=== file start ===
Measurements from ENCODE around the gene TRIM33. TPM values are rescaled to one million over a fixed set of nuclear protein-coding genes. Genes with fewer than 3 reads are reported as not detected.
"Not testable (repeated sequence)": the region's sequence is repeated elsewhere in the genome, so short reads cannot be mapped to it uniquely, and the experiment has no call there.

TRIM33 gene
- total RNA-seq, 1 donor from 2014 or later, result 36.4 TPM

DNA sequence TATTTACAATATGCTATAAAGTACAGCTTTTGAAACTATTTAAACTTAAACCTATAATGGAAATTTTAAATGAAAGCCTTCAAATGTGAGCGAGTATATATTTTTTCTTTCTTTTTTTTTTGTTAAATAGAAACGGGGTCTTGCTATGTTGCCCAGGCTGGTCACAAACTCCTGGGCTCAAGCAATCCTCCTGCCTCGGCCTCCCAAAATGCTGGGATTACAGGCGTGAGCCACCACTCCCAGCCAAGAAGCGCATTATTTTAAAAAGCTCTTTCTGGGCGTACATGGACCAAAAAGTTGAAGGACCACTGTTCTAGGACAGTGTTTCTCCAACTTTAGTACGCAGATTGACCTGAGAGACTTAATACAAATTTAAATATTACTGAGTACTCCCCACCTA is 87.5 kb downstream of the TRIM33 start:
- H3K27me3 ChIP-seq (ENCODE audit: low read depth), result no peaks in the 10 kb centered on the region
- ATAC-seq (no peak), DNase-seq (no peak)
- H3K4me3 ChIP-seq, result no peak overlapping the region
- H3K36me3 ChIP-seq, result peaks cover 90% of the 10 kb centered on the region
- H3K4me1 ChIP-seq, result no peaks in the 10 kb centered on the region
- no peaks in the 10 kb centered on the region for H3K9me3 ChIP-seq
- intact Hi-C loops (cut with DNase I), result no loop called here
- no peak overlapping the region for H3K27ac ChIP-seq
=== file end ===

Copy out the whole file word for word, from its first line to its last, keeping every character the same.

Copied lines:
Measurements from ENCODE around the gene TRIM33. TPM values are rescaled to one million over a fixed set of nuclear protein-coding genes. Genes with fewer than 3 reads are reported as not detected.
"Not testable (repeated sequence)": the region's sequence is repeated elsewhere in the genome, so short reads cannot be mapped to it uniquely, and the experiment has no call there.

TRIM33 gene
- total RNA-seq, 1 donor from 2014 or later, result 36.4 TPM

DNA sequence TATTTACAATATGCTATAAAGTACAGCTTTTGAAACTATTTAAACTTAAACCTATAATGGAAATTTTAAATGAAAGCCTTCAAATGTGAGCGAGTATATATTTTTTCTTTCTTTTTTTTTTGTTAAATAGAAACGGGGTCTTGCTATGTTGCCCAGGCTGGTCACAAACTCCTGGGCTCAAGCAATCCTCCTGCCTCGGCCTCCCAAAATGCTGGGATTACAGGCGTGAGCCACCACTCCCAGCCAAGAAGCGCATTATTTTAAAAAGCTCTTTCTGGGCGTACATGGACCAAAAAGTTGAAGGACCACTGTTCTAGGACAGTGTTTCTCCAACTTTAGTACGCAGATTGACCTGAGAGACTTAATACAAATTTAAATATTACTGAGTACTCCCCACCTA is 87.5 kb downstream of the TRIM33 start:
- H3K27me3 ChIP-seq (ENCODE audit: low read depth), result no peaks in the 10 kb centered on the region
- ATAC-seq (no peak), DNase-seq (no peak)
- H3K4me3 ChIP-seq, result no peak overlapping the region
- H3K36me3 ChIP-seq, result peaks cover 90% of the 10 kb centered on the region
- H3K4me1 ChIP-seq, result no peaks in the 10 kb centered on the region
- no peaks in the 10 kb centered on the region for H3K9me3 ChIP-seq
- intact Hi-C loops (cut with DNase I), result no loop called here
- no peak overlapping the region for H3K27ac ChIP-seq